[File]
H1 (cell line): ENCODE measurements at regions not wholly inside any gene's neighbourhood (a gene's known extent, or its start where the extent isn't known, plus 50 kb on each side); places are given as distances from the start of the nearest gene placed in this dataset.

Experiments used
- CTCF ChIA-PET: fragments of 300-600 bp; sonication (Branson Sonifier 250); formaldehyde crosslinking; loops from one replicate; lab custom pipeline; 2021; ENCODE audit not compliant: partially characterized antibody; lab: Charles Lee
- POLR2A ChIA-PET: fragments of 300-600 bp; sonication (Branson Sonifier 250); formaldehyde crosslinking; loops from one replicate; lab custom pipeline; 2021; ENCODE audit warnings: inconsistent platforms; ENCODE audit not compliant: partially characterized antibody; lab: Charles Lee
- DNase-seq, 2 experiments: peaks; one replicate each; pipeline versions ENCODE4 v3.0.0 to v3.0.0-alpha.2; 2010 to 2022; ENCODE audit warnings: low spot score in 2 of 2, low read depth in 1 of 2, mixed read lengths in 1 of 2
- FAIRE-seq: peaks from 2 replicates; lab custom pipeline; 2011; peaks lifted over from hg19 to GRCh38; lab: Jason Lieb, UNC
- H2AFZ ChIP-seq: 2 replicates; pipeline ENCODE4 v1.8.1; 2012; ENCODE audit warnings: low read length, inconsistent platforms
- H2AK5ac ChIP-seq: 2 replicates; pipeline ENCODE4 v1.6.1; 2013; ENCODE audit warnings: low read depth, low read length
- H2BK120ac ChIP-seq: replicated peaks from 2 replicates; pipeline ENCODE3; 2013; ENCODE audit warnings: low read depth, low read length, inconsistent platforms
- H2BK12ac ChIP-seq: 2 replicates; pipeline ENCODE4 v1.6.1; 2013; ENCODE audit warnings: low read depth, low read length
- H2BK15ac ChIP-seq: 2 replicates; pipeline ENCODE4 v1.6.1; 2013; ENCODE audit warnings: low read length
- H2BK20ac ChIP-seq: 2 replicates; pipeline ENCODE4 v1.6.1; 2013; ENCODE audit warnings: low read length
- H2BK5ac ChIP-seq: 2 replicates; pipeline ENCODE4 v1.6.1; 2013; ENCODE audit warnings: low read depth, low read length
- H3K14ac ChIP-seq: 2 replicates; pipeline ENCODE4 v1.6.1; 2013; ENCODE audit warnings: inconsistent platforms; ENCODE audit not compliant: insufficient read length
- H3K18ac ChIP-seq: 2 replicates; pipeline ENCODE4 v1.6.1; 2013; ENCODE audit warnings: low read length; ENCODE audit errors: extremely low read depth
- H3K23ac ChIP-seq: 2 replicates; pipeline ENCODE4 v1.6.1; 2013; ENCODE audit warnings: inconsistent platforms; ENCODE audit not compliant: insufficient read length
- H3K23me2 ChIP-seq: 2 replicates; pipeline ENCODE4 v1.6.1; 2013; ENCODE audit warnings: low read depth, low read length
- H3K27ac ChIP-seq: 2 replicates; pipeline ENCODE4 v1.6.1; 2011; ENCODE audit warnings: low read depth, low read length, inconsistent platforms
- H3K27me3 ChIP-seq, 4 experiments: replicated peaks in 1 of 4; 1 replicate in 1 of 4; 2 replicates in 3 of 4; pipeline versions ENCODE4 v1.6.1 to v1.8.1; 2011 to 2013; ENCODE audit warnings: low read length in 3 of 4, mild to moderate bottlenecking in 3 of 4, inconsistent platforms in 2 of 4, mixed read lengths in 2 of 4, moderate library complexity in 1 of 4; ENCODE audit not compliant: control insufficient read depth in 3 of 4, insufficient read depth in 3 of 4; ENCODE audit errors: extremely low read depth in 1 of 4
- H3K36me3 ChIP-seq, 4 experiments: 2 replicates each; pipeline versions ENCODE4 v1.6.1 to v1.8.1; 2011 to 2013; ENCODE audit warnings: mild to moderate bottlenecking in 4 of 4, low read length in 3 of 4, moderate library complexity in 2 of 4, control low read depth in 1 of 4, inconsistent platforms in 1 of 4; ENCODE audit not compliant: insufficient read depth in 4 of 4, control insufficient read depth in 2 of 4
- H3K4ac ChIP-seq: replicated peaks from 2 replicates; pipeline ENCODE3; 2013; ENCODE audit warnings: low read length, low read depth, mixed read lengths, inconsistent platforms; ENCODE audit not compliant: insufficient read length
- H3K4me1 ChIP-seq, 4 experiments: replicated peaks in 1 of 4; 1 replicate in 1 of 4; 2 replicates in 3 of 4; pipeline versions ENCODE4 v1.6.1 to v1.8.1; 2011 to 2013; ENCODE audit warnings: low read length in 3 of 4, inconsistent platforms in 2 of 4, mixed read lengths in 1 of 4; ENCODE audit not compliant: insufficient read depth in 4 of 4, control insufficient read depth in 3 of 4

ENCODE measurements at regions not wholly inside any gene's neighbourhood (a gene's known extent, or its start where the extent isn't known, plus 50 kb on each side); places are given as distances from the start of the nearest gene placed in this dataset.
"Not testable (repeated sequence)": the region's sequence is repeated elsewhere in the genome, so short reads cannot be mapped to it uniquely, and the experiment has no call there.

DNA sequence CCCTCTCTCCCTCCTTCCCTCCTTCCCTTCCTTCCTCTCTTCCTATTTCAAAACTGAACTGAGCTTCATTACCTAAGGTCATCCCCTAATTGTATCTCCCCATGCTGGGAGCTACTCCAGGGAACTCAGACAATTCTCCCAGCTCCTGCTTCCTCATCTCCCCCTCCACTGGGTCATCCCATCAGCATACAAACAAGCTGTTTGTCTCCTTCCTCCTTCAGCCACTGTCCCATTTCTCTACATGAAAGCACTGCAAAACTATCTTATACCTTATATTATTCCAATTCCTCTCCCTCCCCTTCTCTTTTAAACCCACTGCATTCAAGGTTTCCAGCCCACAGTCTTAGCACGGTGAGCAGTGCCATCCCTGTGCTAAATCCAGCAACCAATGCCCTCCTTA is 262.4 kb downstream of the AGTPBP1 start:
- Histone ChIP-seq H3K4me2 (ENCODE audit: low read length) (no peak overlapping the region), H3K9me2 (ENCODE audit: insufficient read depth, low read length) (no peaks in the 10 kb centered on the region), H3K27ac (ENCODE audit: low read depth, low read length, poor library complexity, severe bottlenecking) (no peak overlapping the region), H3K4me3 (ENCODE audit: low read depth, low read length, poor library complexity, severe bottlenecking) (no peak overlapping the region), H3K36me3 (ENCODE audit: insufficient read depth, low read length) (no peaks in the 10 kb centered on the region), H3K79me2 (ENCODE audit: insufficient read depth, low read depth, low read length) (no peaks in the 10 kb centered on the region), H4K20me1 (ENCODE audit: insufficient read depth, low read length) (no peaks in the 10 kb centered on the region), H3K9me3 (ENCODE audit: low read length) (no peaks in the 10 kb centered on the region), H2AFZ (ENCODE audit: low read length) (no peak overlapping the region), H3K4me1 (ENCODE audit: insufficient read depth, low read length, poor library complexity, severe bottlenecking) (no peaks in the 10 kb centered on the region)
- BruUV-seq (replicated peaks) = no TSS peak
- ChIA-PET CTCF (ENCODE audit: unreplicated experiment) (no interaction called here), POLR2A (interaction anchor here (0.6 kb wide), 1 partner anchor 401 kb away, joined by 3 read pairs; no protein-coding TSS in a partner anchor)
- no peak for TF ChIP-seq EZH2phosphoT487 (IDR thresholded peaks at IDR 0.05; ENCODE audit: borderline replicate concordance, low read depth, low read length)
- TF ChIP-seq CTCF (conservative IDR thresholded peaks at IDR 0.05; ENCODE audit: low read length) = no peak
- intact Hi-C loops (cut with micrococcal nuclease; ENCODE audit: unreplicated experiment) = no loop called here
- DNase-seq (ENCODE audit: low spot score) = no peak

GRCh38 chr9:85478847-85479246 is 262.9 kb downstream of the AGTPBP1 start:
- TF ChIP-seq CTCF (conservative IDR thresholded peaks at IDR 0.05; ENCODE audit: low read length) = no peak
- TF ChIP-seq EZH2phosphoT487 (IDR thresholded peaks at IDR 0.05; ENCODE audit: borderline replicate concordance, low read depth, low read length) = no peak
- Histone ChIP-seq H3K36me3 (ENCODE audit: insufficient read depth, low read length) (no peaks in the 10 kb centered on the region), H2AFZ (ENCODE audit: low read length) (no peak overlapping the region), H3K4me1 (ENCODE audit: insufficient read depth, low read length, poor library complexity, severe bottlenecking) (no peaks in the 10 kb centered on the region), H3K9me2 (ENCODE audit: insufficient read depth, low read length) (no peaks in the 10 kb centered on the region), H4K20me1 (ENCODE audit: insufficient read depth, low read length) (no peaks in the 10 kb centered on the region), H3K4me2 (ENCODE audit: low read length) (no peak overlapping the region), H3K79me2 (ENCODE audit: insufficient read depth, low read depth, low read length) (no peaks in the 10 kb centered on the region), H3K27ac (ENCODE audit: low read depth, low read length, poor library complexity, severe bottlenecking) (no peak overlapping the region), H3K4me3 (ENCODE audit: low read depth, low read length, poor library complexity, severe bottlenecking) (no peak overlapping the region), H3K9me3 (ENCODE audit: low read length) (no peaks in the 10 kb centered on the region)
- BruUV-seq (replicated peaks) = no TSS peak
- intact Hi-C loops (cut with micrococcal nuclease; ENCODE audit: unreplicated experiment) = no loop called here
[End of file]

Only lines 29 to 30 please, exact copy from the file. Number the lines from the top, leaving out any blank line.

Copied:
- no peak for TF ChIP-seq EZH2phosphoT487 (IDR thresholded peaks at IDR 0.05; ENCODE audit: borderline replicate concordance, low read depth, low read length)
- TF ChIP-seq CTCF (conservative IDR thresholded peaks at IDR 0.05; ENCODE audit: low read length) = no peak